May 102010

There is some concert that Compact Fluorescent Lamps (CFL) are not safe. In the early days there were issues with end of life and using the wrong CFL in the wrong application. Recently Underwriters Laboratories (UL) looked  at the CFL. They found, “CFLs do not pose any fire or shock hazard when used in a light fixture, controller, or switch that traditionally has been used for an incandescent source.” –May 2010 AL

The study examined CFL substitution in a variety of fixture types and found that even a CFL with the highest heat output still emits less heat than a 40W incandescent bulb. UL also looked at a lamp’s end-of-life characteristics. This is an area of particular concern for consumers, since earlier generations of CFL products have been rumored to make popping sounds or produce smoke when installed in an incandescent socket. The study also explored what happens when CFLs are used in conjunction with lighting controls such as motion detectors, wireless controls, and dimmers. No safety issues were unearthed here, but the test did indicate that there were issues such as flashing, flickering, poor light output, and reduced lamp life that might impact consumer satisfaction with performance. UL is quick to note that a CFL’s lifespan will be reduced substantially when installed in fixtures where switches are turned off and on frequently.

I’d like to add, that it is bad idea to a regular CFL on a dimmer. It may not explode but it will probably fail instantly. If you have a dimmer on the circuit and you want to use Compact Fluorescent Lamps, either removed the dimmer or use a dimming CFL. TCP has some nice dimming CFLs.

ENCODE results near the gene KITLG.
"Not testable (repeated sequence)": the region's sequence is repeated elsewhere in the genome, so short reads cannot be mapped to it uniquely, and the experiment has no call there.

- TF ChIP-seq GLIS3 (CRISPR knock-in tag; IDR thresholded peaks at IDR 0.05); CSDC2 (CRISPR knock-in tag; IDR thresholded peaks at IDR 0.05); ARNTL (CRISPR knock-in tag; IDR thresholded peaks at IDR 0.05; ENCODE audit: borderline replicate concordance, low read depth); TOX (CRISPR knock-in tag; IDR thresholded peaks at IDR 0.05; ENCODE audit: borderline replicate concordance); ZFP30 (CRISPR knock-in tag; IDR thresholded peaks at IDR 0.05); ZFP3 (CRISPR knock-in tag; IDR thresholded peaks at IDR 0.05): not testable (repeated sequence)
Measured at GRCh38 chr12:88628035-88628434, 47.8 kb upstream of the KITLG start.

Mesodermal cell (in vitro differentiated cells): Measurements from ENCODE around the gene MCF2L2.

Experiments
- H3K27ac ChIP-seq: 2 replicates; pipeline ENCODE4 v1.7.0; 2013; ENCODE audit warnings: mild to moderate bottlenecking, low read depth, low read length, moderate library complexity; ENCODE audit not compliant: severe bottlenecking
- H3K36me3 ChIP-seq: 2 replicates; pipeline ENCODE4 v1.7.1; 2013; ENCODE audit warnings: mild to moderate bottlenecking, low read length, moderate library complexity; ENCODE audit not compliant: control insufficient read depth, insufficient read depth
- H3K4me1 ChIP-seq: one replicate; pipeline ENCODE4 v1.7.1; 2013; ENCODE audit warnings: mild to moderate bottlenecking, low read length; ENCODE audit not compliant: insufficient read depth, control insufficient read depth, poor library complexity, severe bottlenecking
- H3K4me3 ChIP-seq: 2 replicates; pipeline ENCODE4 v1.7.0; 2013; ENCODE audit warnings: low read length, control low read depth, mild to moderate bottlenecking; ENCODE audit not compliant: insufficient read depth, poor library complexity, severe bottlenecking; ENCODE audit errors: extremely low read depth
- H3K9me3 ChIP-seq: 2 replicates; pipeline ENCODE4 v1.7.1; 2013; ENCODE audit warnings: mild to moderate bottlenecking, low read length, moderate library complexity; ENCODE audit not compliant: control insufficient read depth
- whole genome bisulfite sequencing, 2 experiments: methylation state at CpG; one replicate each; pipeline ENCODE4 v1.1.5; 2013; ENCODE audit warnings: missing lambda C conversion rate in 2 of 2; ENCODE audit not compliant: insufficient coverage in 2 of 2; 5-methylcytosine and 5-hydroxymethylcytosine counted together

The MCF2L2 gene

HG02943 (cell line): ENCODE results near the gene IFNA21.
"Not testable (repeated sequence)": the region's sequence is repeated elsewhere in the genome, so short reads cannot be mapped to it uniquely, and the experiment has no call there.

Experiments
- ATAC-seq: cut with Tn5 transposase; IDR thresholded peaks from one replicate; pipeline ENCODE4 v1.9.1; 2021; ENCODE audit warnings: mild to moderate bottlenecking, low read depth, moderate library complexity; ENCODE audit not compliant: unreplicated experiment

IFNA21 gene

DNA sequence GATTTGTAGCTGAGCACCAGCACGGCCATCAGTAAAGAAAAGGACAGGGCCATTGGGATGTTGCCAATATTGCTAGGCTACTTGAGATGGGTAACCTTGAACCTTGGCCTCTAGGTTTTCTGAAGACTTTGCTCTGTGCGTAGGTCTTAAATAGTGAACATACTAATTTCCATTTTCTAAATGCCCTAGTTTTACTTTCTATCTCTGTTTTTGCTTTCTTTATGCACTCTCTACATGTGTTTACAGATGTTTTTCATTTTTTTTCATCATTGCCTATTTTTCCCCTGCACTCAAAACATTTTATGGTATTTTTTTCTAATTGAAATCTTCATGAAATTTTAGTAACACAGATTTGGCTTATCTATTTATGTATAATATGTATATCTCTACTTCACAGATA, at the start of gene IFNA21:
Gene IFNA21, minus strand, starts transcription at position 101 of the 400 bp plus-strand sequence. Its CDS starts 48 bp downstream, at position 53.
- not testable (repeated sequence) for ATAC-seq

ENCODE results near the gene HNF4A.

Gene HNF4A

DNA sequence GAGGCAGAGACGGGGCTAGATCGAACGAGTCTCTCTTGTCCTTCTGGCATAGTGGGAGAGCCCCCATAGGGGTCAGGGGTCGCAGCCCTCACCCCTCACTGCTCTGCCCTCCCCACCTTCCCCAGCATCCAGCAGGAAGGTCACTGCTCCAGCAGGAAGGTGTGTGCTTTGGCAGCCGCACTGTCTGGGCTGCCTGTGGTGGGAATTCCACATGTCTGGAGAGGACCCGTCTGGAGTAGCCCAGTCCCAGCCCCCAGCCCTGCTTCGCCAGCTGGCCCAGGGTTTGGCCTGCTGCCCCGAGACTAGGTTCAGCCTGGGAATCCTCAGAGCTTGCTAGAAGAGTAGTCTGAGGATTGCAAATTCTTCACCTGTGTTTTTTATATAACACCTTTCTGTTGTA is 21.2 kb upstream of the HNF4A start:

Many people are concerned by the mercury that CFLs contain. But what they fail to realize is the leading source of mercury emissions in the United States is from coal-fired power plants. And where CFLs can be recycled, the mercury from coal is going right into the atmosphere. I invite you to read all “25 Truths About Green” in the Fortune April 2010 Fortune magazine issue.

Considering that CFLs consume up to 75% less electricity than traditional light bulbs, using them decreases the mercury in the atmosphere. According to Energy Star, a 60-watt incandescent bulb adds 5.8 milligrams of mercury into the environment over its lifetime, vs. 1.8 milligrams for a comparable CFL.
Fortune April 2010

Aside: if you want to see dangerous Fluorescents check out the photo by Craig Cutler. Hot wires running to bare lamp sockets on a paper backdrop.

Dec 292008

Natural Resources Conserved & Pollution Eliminated

By reducing the amount of energy required to operate your facility you are contributing to the conservation of precious natural resources. Electric power is produced through the burning of fossil fuels such as coal, oil, natural gas or through nuclear fission.

All of these methods produce pollution. By conserving energy you are conserving natural resources and reducing pollution. The most common method of producing electrical power is through the burning of coal. When coal is burned, the air is polluted. Two of the pollutants are Carbon Dioxide (CO2) and Sulfur Dioxide (SO2).

Carbon Dioxide is a key contributor to the greenhouse effect and possible global warming. By conserving energy, you help postpone the need to construct new Nuclear or Coal fired plants.

Annual Reduction in *Coal Pollutants

Listed below are the annual savings in natural resources and pollution eliminated through implementing an energy saving proposal for a Sample Job; saving xxx,xxx Kwhrs/ year.

Annual Conservation of Natural Resources

Nuclear Waste Savings

0.69 lbs

Oil Savings

180 barrels

Natural Gas Savings

1,000,000 ccf

* Coal Savings

94,000 lbs

Annual Reduction in *Coal Pollutants

Mercury (Hg)

0.012 lbs

Lead (Pb)

0.025 lbs

Arsenic (As)

0.168 lbs

Nitrogen Oxide (NOX)

600 lbs

Sulfur Dioxide (SO2)

1,200 lbs

Carbon Dioxide (CO2)

300,000 lbs

*Sub Bituminous Western Lignite Coal

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